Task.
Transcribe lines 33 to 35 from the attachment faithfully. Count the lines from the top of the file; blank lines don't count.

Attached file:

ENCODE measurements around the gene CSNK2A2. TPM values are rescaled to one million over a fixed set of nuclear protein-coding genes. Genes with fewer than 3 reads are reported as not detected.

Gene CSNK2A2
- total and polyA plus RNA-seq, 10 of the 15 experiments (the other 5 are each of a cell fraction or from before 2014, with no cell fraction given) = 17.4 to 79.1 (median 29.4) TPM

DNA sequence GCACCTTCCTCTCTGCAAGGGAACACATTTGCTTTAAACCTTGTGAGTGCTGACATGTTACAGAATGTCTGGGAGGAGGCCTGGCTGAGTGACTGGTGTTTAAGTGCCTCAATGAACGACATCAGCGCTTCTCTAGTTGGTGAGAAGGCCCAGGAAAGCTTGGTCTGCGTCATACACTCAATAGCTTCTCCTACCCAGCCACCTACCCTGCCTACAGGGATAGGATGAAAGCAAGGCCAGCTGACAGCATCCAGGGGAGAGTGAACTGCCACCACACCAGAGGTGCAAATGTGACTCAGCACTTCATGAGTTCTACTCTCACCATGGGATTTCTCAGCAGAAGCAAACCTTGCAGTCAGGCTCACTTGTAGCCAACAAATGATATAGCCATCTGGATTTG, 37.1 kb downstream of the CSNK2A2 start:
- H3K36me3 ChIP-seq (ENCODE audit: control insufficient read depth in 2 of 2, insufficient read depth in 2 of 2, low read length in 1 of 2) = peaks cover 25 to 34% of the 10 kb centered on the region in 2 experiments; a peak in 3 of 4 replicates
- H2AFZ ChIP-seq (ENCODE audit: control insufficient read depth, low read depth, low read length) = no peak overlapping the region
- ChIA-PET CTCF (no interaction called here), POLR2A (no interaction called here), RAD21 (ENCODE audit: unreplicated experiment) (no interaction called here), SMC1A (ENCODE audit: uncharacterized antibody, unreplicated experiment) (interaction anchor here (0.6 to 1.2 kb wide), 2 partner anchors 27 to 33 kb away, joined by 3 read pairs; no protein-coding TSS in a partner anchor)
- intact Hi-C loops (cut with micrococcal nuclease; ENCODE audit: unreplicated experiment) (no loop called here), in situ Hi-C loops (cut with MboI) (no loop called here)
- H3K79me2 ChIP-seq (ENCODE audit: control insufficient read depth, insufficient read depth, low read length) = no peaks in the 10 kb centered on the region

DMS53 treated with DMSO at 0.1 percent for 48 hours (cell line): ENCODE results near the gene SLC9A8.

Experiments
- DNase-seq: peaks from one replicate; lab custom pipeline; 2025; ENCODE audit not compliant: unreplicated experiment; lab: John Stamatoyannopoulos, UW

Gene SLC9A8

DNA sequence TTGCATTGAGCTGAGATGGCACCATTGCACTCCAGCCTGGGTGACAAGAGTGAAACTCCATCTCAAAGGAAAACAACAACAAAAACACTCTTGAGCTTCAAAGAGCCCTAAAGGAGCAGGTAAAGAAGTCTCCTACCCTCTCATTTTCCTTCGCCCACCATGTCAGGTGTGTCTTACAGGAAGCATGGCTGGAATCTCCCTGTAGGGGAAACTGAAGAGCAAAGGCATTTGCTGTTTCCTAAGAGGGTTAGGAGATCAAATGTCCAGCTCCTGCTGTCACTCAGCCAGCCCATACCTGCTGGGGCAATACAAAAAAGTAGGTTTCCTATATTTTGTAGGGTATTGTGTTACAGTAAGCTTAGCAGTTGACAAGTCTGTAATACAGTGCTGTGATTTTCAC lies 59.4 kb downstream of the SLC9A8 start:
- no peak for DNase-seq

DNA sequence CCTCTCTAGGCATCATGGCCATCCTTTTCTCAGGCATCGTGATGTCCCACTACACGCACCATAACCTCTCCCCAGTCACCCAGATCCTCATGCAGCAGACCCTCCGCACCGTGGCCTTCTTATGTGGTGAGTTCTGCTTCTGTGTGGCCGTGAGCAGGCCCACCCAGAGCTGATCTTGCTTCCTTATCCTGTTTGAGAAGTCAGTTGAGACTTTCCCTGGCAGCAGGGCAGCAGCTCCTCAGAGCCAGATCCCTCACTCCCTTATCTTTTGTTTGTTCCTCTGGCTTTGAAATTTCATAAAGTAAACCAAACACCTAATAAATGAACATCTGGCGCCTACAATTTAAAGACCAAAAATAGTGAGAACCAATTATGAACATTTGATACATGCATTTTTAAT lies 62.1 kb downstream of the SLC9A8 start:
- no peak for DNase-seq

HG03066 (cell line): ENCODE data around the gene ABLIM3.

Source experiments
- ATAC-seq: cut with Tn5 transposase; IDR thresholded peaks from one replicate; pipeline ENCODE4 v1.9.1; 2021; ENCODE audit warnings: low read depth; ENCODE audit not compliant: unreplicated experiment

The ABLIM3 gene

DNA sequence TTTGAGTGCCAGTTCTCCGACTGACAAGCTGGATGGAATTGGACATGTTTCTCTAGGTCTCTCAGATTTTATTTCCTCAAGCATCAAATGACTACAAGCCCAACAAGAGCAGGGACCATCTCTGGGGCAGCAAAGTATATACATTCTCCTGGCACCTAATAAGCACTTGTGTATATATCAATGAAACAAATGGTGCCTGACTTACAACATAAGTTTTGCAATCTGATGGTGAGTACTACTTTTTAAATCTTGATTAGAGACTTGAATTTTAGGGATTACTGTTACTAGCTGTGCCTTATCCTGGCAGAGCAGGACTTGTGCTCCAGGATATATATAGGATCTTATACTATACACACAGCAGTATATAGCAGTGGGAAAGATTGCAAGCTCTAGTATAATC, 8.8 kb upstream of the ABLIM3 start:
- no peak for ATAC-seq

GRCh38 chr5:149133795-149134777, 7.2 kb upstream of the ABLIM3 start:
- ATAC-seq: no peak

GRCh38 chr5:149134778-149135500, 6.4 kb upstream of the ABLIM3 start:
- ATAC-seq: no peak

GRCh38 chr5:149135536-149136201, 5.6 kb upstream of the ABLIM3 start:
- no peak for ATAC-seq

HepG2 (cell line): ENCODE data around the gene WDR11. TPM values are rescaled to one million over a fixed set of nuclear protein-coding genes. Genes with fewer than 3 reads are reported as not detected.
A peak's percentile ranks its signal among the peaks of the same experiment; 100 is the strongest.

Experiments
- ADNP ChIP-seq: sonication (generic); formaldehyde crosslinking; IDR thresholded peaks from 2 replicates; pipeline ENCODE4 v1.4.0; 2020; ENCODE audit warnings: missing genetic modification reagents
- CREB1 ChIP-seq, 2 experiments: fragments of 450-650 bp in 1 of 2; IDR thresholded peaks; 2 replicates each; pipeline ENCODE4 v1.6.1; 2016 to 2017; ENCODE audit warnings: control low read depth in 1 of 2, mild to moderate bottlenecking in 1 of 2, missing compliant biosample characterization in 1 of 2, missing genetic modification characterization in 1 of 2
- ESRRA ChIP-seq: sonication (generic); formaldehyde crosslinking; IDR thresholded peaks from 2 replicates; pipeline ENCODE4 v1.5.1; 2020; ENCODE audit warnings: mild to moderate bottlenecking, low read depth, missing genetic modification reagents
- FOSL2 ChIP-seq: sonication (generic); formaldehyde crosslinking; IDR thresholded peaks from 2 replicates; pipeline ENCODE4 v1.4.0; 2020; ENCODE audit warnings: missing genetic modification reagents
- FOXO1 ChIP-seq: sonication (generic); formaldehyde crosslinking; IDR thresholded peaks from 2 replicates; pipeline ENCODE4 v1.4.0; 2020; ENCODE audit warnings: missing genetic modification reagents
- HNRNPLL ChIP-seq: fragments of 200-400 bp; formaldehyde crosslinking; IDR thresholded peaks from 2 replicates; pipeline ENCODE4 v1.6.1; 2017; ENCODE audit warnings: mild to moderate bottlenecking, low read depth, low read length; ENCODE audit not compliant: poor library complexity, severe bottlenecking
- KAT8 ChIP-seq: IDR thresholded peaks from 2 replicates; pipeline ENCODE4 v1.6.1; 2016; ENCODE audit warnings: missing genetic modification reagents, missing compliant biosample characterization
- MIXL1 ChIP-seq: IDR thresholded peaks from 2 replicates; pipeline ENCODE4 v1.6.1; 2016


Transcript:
- ADNP ChIP-seq: sonication (generic); formaldehyde crosslinking; IDR thresholded peaks from 2 replicates; pipeline ENCODE4 v1.4.0; 2020; ENCODE audit warnings: missing genetic modification reagents
- CREB1 ChIP-seq, 2 experiments: fragments of 450-650 bp in 1 of 2; IDR thresholded peaks; 2 replicates each; pipeline ENCODE4 v1.6.1; 2016 to 2017; ENCODE audit warnings: control low read depth in 1 of 2, mild to moderate bottlenecking in 1 of 2, missing compliant biosample characterization in 1 of 2, missing genetic modification characterization in 1 of 2
- ESRRA ChIP-seq: sonication (generic); formaldehyde crosslinking; IDR thresholded peaks from 2 replicates; pipeline ENCODE4 v1.5.1; 2020; ENCODE audit warnings: mild to moderate bottlenecking, low read depth, missing genetic modification reagents